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Mechanism of Repression: Can a Person’s Memories be Altered Without Their Knowledge?

Press release | 27 Aug 2018 - 15h27 | By INSERM PRESS OFFICE
Neurosciences, cognitives sciences, neurology and psychiatry

Photo by Christophe Hautier on Unsplash

In recent years, the cognitive neurosciences have shown that it is possible to use conscious effort to alter memories. Researchers from the Inserm Center for Psychiatry and Neuroscience, Sainte Anne Hospital and Université Paris Descartes now show that it is possible to unconsciously alter memories. This experimental demonstration of the unconscious manipulation of memories, which is similar to the psychoanalytical concept of repression, has been published in the journal Cognition.

Researchers have known for several years that by making a conscious effort to suppress a specific memory, it is possible to alter it, i.e. reduce our ability to recall it. This effect is expressed by the deactivation of the cerebral hippocampi, brain structures involved in encoding memory. Can the same be done unconsciously?

Led by Professor Raphaël Gaillard, researchers from the Inserm Center for Psychiatry and Neuroscience, Sainte Anne Hospital and Université Paris Descartes put their expertise in consciousness and unconscious processes to good use to test this hypothesis.

In order to recreate in a laboratory setting the conditions of an unconscious recall mechanism, volunteers learned related word pairs (e.g. candle-champagne, walk-hill), and then were trained, when the first word was presented to them, to either think of the second word in the pair or to avoid thinking about it, according to a visual cue. A similar experimental system had in the past made it possible to demonstrate the alteration of a memory by conscious effort.

The originality of this study lies in the fact that these visual cues giving th e instruction to think of or try to avoid thinking of the second word in the pair were sometimes presented subliminally, i.e. too briefly to access the consciousness. When this occurred, the volunteers had to determine as quickly as possible whether the first word was masculine or feminine. While these cues were not perceived at the conscious level, the researchers revealed an alteration in the capacity to recall the second word.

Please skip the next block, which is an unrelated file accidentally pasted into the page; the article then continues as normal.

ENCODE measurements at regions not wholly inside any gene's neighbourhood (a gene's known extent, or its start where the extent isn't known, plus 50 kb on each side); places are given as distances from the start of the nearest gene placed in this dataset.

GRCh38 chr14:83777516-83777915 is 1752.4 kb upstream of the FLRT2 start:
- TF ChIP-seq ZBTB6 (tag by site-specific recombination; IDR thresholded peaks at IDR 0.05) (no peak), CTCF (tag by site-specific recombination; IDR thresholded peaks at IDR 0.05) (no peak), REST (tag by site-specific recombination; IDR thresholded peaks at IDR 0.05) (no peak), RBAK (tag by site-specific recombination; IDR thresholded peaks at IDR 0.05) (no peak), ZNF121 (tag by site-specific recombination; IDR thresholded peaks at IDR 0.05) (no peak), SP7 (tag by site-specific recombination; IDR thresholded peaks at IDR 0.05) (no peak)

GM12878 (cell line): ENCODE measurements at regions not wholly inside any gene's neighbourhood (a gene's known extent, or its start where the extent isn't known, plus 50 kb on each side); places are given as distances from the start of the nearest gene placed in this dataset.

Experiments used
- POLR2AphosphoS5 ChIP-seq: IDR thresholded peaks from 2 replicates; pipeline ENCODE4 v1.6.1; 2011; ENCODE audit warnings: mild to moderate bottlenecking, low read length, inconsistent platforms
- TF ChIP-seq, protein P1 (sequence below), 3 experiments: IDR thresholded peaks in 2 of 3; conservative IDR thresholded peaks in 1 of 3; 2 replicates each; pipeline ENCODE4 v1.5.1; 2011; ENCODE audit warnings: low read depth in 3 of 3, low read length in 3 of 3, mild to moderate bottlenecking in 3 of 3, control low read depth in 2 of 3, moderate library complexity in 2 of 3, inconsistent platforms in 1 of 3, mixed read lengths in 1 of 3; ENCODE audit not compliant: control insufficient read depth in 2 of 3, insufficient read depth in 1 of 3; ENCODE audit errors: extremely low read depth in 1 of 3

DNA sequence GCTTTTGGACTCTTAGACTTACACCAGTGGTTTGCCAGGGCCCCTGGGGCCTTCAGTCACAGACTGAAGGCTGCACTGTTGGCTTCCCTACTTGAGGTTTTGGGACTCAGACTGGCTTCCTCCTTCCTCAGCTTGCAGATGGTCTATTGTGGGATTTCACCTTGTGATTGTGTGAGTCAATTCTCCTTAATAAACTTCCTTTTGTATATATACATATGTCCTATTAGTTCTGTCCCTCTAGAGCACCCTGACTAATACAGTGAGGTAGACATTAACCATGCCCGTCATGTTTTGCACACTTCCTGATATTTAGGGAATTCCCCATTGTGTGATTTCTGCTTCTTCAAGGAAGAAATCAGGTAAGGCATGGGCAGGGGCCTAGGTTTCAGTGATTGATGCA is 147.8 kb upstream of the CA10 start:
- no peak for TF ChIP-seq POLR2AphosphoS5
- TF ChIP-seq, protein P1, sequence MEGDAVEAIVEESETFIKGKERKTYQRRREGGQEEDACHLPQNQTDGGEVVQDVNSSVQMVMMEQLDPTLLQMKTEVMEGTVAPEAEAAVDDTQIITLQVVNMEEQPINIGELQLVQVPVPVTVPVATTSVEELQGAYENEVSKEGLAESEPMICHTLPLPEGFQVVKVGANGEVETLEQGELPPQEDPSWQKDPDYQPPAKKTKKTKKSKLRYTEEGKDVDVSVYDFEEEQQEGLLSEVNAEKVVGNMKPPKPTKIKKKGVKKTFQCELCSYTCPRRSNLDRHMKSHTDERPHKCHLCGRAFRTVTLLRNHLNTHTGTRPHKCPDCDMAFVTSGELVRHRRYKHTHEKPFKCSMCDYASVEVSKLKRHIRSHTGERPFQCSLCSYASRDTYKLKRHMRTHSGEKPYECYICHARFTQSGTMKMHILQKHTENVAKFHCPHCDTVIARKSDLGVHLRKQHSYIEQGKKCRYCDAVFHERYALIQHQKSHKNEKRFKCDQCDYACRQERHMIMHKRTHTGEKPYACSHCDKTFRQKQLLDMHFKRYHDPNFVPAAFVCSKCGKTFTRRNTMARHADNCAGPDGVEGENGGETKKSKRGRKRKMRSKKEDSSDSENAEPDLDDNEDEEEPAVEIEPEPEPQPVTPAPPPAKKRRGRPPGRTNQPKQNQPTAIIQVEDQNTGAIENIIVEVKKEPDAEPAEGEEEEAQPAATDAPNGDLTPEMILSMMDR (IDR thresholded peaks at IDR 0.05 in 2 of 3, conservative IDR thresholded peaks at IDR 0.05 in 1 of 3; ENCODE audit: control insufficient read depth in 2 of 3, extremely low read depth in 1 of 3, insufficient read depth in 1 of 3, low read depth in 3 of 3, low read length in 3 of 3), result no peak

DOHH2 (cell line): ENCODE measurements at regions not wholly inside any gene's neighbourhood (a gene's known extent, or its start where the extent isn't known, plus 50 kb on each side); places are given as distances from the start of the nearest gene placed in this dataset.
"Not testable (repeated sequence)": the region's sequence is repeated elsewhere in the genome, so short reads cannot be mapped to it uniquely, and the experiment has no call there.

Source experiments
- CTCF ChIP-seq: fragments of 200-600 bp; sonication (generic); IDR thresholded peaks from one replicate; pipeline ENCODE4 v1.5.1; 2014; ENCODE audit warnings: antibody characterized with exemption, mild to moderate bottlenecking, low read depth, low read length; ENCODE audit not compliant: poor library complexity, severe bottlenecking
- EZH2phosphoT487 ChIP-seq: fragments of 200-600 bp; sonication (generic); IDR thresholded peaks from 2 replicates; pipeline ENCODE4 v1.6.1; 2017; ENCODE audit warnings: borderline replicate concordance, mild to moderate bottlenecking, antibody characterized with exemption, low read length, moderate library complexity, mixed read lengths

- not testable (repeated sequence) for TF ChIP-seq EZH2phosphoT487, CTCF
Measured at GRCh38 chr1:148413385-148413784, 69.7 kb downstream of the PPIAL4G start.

Consequently, the cue associated with the instruction not to think of the second word decreased the ability to recall that word, and the cue associated automatically with the instruction to think of it increased it. This study therefore demonstrates that it is possible to unconsciously manipulate the memory of a word.

This research opens up new perspectives in the understanding of unconscious psychological phenomena. If, within the environment of a laboratory and a two-hour experiment time, it is possible to demonstrate such a phenomenon of repression, in daily life the repetition of elements altering a memory could have major effects.

More generally, this research once again shows that memory is vulnerable to distortion –and even manipulation– thereby representing a challenge for witness accounts and memories of one’s own life.

TO CITE THIS POST :
Press release – Inserm press room Mechanism of Repression: Can a Person’s Memories be Altered Without Their Knowledge? Link : https://presse.inserm.fr/en/francais-mecanisme-de-refoulement-peut-on-alterer-un-souvenir-a-linsu-dune-personne/32271/
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Researcher Contact

Raphaël Gaillard

MD PhD

Unit head and hospital practitioner at Sainte Anne Hospital/GHT Paris and professor at Université Paris Descartes, Sorbonne

Sainte Anne Hospital/GHT Paris Université Paris Descartes, Sorbonne

Email: r.gaillard@ch-sainte-anne.fr

Tel.: +33 (0)1 45 65 86 52

Press Contact

Inserm Press Office

presse@inserm.fr

Saint Anne Press Office

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Descartes Press Office

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Sources

Unconscious memory suppression

Alexandre Salvadora, b, c, Lucie Berkovitchd, e, Fabien Vinckiera, b, c, e, f , Laurent Cohene, g, h, Lionel Naccachee, g, h, Stanislas Dehaened, i ,Raphaël Gaillarda, b, c, *
raphael.gaillard@normalesup.org
aCentre Hospitalier Sainte[HYPHEN]Anne, Service Hospitalo Universitaire, Paris, France
bUniversité Paris Descartes, Sorbonne Paris Cité, 12 rue de l’école de Médecine, 75006 Paris, France
cINSERM, Laboratoire de “Physiopathologie des Maladies Psychiatriques”, Centre de Psychiatrie et Neurosciences, CPN U894, Institut de Psychiatrie GDR 3557 Paris, France
dCognitive Neuroimaging Unit, CEA DSV/I2BM, INSERM, Université Paris[HYPHEN]Sud, Université Paris[HYPHEN]Saclay, NeuroSpin Center, 91191 Gif/Yvette, France
eUniversité Pierre et Marie Curie[HYPHEN]Paris 6, 4 place Jussieu 75005 Paris, France
fMotivation, Brain and Behavior lab, Centre de NeuroImagerie de Recherche, Institut du Cerveau et de la Moelle épinière, Hôpital de la Pitié[HYPHEN]Salpêtrière, 47 Boulevard de l’Hôpital, Paris 75013, France.
gAssistant Publique Hopitaux de Paris (AP[HYPHEN]HP), Groupe Hospitalier Pitie[HYPHEN]Salpetriere, Department of Neurology, 47 Bld de l’Hôpital, 75013 Paris, France
hInserm, U1127, CNRS, UMR 7225. Institut du Cerveau et de la Moelle épinière. Sorbonne Universités, UPMC Univ Paris 06. Hôpital de la Pitié[HYPHEN]Salpêtrière, 47 Boulevard de l’Hôpital, Paris 75013, France.
iCollège de France, 11 place Marcelin Berthelot, 75231 Paris Cedex 05, France
*Corresponding author at: Centre Hospitalier Sainte[HYPHEN]Anne, Service Hospitalo Universitaire, 1, rue Cabanis, Paris, France.

DOI: 10.1016/j.cognition.2018.06.023

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